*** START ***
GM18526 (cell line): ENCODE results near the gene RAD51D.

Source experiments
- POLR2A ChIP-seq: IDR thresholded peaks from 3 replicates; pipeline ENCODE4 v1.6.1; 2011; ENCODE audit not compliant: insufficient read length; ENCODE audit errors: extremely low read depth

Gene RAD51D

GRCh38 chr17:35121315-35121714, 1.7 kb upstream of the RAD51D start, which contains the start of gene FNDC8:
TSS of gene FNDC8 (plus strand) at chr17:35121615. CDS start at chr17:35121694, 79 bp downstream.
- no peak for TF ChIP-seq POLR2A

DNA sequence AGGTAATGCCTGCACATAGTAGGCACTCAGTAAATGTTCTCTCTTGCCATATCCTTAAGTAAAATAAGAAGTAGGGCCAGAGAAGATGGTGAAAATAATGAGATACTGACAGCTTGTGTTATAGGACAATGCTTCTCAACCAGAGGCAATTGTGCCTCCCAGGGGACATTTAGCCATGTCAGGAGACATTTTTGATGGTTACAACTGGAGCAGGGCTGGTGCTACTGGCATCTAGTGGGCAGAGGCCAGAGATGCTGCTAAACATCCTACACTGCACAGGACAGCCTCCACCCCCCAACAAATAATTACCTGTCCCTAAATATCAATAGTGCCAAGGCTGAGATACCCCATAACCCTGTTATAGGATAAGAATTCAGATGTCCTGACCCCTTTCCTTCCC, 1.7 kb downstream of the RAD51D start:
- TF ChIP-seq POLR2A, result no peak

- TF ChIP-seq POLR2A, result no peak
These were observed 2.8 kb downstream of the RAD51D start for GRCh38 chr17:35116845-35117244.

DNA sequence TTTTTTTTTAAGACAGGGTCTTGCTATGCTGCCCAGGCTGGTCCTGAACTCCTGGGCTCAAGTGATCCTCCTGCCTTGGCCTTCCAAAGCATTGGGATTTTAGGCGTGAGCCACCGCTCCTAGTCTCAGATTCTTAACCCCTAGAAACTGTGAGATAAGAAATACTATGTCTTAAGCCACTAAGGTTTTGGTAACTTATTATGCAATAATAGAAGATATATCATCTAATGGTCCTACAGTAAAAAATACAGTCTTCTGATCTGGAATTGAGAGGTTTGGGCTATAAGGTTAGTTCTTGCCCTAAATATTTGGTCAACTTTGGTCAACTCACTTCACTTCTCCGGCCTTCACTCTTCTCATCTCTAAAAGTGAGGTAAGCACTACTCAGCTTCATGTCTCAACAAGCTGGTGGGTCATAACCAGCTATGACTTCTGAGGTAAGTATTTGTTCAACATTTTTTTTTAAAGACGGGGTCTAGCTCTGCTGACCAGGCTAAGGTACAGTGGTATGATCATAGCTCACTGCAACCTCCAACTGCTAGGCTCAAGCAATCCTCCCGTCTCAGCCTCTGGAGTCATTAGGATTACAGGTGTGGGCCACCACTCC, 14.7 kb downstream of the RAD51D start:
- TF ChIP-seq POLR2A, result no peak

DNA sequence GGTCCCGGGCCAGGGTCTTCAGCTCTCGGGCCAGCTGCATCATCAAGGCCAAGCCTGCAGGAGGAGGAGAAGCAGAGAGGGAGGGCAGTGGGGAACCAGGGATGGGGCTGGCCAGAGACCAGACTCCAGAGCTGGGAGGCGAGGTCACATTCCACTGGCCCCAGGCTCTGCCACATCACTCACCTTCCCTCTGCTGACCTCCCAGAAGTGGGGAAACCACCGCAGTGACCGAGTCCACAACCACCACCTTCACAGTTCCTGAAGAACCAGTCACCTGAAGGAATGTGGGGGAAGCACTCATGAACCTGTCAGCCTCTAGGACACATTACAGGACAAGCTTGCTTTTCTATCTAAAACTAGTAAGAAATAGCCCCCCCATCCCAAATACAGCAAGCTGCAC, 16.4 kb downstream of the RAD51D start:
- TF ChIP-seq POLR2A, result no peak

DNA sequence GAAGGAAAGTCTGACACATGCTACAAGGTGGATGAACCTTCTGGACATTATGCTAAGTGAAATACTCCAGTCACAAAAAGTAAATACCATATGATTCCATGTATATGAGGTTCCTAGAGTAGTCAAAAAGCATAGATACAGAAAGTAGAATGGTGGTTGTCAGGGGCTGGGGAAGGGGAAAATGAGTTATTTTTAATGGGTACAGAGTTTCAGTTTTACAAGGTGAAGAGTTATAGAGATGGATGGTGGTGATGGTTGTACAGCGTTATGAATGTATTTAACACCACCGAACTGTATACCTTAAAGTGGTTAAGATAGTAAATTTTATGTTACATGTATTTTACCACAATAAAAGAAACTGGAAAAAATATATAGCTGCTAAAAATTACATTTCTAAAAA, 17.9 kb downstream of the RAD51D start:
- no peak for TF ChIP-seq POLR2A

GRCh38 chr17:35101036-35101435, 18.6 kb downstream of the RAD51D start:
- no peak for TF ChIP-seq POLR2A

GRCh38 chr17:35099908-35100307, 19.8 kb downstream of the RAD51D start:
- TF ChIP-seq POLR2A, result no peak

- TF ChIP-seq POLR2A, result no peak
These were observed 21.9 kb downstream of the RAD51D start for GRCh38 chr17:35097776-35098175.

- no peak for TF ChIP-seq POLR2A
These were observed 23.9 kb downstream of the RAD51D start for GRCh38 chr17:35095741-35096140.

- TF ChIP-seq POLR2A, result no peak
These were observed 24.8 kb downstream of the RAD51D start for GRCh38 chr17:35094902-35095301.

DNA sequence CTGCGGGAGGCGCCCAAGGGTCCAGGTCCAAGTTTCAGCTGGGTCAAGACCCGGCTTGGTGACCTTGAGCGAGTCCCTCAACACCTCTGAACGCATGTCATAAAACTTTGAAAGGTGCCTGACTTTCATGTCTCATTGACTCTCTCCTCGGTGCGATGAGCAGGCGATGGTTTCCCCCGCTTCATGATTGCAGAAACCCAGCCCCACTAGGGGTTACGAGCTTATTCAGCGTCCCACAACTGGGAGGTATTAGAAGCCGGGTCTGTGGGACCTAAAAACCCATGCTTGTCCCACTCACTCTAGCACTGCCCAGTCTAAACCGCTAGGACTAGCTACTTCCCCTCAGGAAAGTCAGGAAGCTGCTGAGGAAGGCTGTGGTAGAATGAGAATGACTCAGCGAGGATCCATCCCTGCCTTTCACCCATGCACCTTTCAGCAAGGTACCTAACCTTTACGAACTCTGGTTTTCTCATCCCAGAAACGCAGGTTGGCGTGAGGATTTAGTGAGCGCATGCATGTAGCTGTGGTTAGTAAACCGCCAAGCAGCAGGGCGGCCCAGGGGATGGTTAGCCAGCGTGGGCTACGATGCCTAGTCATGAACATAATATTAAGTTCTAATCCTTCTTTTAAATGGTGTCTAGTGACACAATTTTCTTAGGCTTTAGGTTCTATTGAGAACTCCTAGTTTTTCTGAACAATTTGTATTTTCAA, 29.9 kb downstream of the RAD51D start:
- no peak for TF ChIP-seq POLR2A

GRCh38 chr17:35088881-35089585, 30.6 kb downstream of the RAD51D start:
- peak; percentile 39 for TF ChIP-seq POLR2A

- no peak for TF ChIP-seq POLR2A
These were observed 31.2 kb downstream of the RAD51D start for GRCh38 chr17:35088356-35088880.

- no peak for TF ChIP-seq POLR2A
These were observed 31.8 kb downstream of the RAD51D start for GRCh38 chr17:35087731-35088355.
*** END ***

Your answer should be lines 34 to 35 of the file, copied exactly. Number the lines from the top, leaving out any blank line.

- no peak for TF ChIP-seq POLR2A
These were observed 31.8 kb downstream of the RAD51D start for GRCh38 chr17:35087731-35088355.